The fine structure of the electric organ of the fish Torpedo marmorata has been examined after osmium tetroxide or potassium permanganate fixation, acetone dehydration, and Araldite embedment. This organ consists of stacks of electroplaques which possess a dorsal noninnervated and a ventral richly innervated surface. Both surfaces are covered with a thin basement membrane. A tubular membranous network whose lumen is continuous with the extracellular space occupies the dorsal third of the electroplaque. Nerve endings, separated from the ventral surface of the electroplaque by a thin basement membrane, contain synaptic vesicles (diameter 300 to 1200 A), mitochondria, and electron-opaque granules (diameter 300 A). Projections from the nerve endings occupy the lumina of the finger-like invaginations of the ventral surface. The cytoplasm of the electroplaques contains the usual organelles. A "cellular cuff" surrounds most of the nerve fibers in the intercellular space, and is separated from the nerve fibre and its Schwann cell by a space containing connective tissue fibrils. The connective tissue fibrils and fibroblasts in the intercellular space are primarily associated with the dorsal surface of the electroplaque.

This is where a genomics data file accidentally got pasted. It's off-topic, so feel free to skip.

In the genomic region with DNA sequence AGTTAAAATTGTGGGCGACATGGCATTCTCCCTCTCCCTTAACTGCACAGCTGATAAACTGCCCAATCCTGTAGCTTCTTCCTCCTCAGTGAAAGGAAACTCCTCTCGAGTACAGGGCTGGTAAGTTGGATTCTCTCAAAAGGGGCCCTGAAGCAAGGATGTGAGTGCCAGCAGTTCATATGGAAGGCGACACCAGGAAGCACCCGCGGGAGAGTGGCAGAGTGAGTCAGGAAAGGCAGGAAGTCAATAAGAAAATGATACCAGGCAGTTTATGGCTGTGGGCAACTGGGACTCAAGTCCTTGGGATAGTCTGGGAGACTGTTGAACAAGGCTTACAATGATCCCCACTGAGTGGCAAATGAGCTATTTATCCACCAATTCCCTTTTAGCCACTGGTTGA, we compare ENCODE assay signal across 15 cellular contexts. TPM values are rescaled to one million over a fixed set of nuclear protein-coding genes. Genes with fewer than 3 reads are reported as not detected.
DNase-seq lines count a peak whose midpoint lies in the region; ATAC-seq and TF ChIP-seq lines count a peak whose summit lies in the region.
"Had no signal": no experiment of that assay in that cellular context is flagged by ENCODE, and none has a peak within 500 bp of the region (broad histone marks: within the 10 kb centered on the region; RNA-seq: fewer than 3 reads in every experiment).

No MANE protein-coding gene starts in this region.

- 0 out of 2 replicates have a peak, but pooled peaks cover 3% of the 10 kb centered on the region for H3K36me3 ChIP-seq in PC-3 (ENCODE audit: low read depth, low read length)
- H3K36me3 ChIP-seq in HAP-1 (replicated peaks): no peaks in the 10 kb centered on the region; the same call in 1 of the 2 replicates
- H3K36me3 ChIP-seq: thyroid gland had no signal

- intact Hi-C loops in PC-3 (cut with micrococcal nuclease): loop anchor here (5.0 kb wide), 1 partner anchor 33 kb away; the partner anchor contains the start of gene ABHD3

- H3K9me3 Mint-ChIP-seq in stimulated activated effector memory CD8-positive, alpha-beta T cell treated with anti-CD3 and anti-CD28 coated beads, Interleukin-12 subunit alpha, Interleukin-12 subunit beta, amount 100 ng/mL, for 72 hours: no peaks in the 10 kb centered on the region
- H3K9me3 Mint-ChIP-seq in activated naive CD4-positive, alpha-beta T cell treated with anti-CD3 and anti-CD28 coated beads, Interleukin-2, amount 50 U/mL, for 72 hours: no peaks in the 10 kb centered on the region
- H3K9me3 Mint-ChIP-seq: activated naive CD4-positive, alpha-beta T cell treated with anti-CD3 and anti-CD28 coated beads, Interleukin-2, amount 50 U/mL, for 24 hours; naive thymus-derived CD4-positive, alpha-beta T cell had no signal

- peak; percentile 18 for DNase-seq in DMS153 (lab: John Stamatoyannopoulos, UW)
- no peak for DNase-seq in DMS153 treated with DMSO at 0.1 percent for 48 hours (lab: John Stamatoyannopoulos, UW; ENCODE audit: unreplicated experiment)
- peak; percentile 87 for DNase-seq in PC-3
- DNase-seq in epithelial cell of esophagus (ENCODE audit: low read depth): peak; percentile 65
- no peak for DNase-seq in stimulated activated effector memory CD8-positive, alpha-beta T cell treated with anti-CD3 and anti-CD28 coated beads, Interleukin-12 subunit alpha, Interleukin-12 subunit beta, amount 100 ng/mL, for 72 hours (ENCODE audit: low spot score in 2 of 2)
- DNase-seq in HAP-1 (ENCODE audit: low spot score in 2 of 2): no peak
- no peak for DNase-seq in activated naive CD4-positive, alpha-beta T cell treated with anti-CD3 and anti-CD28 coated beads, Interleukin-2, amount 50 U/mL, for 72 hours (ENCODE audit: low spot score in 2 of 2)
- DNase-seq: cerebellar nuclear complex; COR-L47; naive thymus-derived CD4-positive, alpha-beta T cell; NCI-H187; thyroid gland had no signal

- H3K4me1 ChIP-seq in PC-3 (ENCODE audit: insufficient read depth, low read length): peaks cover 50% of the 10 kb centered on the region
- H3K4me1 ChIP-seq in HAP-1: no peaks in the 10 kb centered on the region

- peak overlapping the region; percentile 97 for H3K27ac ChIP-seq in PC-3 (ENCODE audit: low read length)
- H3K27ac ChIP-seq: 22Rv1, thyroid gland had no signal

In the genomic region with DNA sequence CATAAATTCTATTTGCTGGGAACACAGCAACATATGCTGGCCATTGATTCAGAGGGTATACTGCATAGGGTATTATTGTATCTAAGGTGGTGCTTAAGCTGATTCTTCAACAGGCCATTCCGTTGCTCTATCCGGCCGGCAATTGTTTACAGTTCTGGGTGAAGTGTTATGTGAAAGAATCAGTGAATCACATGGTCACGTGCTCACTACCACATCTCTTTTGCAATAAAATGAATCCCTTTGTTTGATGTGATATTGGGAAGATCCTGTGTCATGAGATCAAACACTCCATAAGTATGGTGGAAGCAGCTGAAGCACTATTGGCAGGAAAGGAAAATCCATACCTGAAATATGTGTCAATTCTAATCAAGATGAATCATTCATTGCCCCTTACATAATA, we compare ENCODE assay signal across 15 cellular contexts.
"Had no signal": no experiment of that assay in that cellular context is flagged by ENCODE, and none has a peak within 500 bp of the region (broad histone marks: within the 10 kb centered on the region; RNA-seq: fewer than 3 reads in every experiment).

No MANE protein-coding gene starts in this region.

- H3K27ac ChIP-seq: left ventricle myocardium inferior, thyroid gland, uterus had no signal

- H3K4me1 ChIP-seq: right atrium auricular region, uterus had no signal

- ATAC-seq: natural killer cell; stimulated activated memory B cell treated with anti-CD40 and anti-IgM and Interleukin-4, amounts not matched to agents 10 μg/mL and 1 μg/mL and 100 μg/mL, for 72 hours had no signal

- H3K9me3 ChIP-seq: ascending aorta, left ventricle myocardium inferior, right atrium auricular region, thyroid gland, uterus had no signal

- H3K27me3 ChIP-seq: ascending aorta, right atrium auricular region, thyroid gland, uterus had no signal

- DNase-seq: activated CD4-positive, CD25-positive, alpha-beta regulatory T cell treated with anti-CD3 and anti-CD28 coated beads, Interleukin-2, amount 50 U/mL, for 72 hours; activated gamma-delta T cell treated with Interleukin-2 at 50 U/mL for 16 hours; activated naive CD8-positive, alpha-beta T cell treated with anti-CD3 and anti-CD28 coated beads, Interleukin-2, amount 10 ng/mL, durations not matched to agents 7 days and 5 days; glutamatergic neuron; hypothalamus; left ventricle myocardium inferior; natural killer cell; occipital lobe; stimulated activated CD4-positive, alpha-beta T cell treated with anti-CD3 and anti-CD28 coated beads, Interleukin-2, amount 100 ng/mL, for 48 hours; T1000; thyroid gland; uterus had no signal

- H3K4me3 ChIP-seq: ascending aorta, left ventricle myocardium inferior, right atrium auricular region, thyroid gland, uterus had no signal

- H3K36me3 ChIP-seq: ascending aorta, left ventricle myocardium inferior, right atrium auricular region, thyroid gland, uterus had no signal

Article| January 01 1965
THE FINE STRUCTURE OF THE ELECTRIC ORGAN OF TORPEDO MARMORATA
Michael N. Sheridan
From the Department of Biochemistry, Agricultural Research Council Institute of Animal Physiology, Cambridge, England.
Dr. Sheridan's permanent address is Department of Anatomy, Medical College of Virginia, Richmond, Virginia
Received: February 21 1964
Online Issn: 1540-8140
Print Issn: 0021-9525
Copyright © 1965 by The Rockefeller Institute Press
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Michael N. Sheridan; THE FINE STRUCTURE OF THE ELECTRIC ORGAN OF TORPEDO MARMORATA . J Cell Biol 1 January 1965; 24 (1): 129–141. doi: https://doi.org/10.1083/jcb.24.1.129
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